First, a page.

Book Review: Mathematical scattering theory

Walter A. Strauss
1985 Bulletin of the American Mathematical Society
Apparently it was Leonardo da Vinci who first mentioned the diffraction of light. By this he meant the illumination observed within the geometrical shadow of an opaque body. Huygens, then Young and Fresnel in the early nineteenth century, proposed that this was due to the interference effects of different parts of the light rays. Subsequently, other diffraction-or scattering -phenomena were discovered in acoustics, elasticity, quantum mechanics, and so on. A great impetus came from Maxwell's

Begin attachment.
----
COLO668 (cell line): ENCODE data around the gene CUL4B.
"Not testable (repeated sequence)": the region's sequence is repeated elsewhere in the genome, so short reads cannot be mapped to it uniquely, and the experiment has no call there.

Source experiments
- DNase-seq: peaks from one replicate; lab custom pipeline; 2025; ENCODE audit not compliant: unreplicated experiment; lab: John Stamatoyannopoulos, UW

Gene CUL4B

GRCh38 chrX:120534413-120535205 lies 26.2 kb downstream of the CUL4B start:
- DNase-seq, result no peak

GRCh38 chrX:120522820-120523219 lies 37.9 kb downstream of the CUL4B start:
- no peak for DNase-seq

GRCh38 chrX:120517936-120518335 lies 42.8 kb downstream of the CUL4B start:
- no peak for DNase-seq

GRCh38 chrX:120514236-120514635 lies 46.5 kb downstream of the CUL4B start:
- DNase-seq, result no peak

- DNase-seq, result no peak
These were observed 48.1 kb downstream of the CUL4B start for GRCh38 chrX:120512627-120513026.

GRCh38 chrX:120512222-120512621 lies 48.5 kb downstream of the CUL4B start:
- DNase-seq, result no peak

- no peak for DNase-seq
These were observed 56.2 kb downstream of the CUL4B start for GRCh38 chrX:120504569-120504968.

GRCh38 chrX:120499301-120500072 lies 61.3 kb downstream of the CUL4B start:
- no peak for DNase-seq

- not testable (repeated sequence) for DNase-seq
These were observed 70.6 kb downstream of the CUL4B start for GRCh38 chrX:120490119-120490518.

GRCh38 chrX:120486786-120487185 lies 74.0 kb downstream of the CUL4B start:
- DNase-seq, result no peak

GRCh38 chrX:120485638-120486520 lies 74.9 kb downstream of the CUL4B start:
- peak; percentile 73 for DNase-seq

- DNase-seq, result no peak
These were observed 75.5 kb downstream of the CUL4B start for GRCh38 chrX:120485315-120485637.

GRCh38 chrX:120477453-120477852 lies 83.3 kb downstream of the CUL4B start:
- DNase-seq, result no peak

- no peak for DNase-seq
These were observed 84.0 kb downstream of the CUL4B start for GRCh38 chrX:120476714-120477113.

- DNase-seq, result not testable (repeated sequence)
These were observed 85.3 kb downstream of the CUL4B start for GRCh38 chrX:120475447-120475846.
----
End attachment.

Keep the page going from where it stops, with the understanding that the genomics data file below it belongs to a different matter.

more » ... ory of electromagnetism. Mathematical formulations were given in classical times by Helmholtz, Kirchhoff, Rayleigh, and Sommerfeld. What do these disparate physical situations have in common? First, all of them are described by a kind of wave equation. Second, you have an incident wave which comes in and gets disturbed or diffracted or scattered. What comes out is the reflected or refracted wave. The scattering process takes you from the incident wave u in to the reflected wave w out . It could happen that part of the incident wave is "trapped" or "bound" instead of scattered. The picture to keep in mind is that of a billiard ball bouncing off an irregularly shaped obstacle. It could bounce off cleanly or it could get trapped within an indentation of the obstacle. In order to describe the mathematical context, we have to become more specific. EXAMPLE 1. In electromagnetism the basic equations are Maxwell's. Raleigh demonstrated that the reason the sky is blue is that light scatters off the water droplets in the atmosphere. But let's simplify and just take the ordinary wave equation. Say the incident wave is u in (x 9 1) = Qxp [iX(t -co • x)] and the scatterer is an opaque body B c R 3 . Then we must solve (1) u tt -Aw = 0 outside B with an appropriate boundary condition and an initial condition given by w in for t «: 0. We need to decompose the solution of (1) into harmonic plane waves (i.e., do a Fourier analysis), as well as take a limit as t -> + oo. The scattering matrix tells you how much of the incident wave of frequency X and direction co goes into the reflected wave of frequency A' and direction co'. Part of the wave may be trapped. The wave-ray duality which goes back 150 years plays a prominent role. It is enjoying a revival with the advent of "microlocal analysis". EXAMPLE 2. In two-body quantum theory one of the bodies is placed at the origin, so that only the state of the other body matters. This state is described by the Schrödinger equation ^\ (2) -i- £=-Au(x,t)